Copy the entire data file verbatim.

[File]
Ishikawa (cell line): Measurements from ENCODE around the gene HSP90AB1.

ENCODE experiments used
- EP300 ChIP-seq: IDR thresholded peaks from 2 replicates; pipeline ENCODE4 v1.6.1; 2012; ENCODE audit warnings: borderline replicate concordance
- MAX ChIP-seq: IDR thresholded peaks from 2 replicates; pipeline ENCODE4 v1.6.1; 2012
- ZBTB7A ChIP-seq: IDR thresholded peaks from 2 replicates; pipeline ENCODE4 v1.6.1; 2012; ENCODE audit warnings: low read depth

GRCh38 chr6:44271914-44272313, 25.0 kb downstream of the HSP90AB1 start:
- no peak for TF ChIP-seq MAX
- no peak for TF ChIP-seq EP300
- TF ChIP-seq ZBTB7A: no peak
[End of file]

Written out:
Ishikawa (cell line): Measurements from ENCODE around the gene HSP90AB1.

ENCODE experiments used
- EP300 ChIP-seq: IDR thresholded peaks from 2 replicates; pipeline ENCODE4 v1.6.1; 2012; ENCODE audit warnings: borderline replicate concordance
- MAX ChIP-seq: IDR thresholded peaks from 2 replicates; pipeline ENCODE4 v1.6.1; 2012
- ZBTB7A ChIP-seq: IDR thresholded peaks from 2 replicates; pipeline ENCODE4 v1.6.1; 2012; ENCODE audit warnings: low read depth

GRCh38 chr6:44271914-44272313, 25.0 kb downstream of the HSP90AB1 start:
- no peak for TF ChIP-seq MAX
- no peak for TF ChIP-seq EP300
- TF ChIP-seq ZBTB7A: no peak